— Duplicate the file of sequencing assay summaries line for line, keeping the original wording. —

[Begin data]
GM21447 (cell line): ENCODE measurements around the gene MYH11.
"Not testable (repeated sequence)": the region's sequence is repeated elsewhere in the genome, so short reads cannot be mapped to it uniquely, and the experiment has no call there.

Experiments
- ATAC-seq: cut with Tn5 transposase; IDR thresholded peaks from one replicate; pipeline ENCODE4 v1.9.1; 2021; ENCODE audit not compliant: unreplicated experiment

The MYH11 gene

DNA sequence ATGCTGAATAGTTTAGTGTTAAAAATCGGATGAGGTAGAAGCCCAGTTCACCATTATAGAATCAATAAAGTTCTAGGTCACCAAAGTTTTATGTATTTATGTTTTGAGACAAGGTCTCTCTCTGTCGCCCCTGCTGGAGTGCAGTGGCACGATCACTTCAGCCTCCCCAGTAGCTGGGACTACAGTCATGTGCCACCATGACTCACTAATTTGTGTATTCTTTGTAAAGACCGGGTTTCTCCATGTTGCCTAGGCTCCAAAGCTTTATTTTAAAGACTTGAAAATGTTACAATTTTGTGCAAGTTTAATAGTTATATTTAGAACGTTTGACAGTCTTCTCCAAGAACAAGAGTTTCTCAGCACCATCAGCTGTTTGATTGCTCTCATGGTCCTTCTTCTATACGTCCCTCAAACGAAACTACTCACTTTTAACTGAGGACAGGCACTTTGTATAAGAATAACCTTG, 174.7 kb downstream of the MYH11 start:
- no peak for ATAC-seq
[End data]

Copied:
GM21447 (cell line): ENCODE measurements around the gene MYH11.
"Not testable (repeated sequence)": the region's sequence is repeated elsewhere in the genome, so short reads cannot be mapped to it uniquely, and the experiment has no call there.

Experiments
- ATAC-seq: cut with Tn5 transposase; IDR thresholded peaks from one replicate; pipeline ENCODE4 v1.9.1; 2021; ENCODE audit not compliant: unreplicated experiment

The MYH11 gene

DNA sequence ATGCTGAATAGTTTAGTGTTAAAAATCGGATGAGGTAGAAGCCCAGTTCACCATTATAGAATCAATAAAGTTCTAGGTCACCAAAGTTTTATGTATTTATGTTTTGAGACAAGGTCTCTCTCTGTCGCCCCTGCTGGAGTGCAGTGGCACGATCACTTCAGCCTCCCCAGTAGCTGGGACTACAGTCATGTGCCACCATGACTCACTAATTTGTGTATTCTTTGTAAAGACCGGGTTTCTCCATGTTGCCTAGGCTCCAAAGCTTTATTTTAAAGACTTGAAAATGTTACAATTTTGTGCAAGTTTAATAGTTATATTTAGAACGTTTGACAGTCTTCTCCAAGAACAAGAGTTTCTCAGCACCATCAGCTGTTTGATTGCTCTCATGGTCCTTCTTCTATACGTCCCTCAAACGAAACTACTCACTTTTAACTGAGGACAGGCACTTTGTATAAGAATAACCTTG, 174.7 kb downstream of the MYH11 start:
- no peak for ATAC-seq